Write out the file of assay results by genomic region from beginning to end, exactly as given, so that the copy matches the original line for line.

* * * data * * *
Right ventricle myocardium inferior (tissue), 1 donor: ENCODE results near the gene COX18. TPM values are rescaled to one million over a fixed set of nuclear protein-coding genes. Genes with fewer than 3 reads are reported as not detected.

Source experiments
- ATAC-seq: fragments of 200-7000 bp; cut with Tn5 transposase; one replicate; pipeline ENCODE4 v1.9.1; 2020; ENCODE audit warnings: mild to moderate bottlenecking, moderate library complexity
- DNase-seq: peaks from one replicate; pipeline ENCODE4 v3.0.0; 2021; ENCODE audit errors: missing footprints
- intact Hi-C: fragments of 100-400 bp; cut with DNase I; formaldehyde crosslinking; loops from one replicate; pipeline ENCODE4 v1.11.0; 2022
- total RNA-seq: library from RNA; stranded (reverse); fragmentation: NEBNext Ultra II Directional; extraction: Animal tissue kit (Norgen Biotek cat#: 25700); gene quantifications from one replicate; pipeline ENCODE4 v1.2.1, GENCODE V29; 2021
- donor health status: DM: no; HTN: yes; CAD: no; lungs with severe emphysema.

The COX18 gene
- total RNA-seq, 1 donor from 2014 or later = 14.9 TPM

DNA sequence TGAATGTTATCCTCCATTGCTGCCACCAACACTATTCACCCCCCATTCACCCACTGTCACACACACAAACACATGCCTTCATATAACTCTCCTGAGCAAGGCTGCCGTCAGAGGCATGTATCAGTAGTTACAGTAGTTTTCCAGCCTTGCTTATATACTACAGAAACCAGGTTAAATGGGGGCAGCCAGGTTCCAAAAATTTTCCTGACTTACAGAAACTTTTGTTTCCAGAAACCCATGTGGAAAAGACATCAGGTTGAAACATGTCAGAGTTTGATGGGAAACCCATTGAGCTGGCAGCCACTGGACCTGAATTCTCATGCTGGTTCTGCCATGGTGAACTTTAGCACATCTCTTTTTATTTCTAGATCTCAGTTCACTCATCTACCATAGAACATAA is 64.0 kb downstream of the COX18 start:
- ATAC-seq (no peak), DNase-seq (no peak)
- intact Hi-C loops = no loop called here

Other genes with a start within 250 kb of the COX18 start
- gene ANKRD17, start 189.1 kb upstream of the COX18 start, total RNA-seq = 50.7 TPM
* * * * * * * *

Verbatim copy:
Right ventricle myocardium inferior (tissue), 1 donor: ENCODE results near the gene COX18. TPM values are rescaled to one million over a fixed set of nuclear protein-coding genes. Genes with fewer than 3 reads are reported as not detected.

Source experiments
- ATAC-seq: fragments of 200-7000 bp; cut with Tn5 transposase; one replicate; pipeline ENCODE4 v1.9.1; 2020; ENCODE audit warnings: mild to moderate bottlenecking, moderate library complexity
- DNase-seq: peaks from one replicate; pipeline ENCODE4 v3.0.0; 2021; ENCODE audit errors: missing footprints
- intact Hi-C: fragments of 100-400 bp; cut with DNase I; formaldehyde crosslinking; loops from one replicate; pipeline ENCODE4 v1.11.0; 2022
- total RNA-seq: library from RNA; stranded (reverse); fragmentation: NEBNext Ultra II Directional; extraction: Animal tissue kit (Norgen Biotek cat#: 25700); gene quantifications from one replicate; pipeline ENCODE4 v1.2.1, GENCODE V29; 2021
- donor health status: DM: no; HTN: yes; CAD: no; lungs with severe emphysema.

The COX18 gene
- total RNA-seq, 1 donor from 2014 or later = 14.9 TPM

DNA sequence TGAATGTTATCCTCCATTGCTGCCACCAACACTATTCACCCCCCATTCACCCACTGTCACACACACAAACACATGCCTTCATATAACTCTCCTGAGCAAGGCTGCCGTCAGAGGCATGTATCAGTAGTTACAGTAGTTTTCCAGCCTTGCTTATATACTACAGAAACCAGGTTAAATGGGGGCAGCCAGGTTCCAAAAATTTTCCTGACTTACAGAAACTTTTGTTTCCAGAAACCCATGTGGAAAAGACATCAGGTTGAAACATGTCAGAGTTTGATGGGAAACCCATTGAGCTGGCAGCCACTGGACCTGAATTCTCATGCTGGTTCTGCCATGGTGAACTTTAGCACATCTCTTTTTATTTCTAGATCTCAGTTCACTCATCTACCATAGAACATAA is 64.0 kb downstream of the COX18 start:
- ATAC-seq (no peak), DNase-seq (no peak)
- intact Hi-C loops = no loop called here

Other genes with a start within 250 kb of the COX18 start
- gene ANKRD17, start 189.1 kb upstream of the COX18 start, total RNA-seq = 50.7 TPM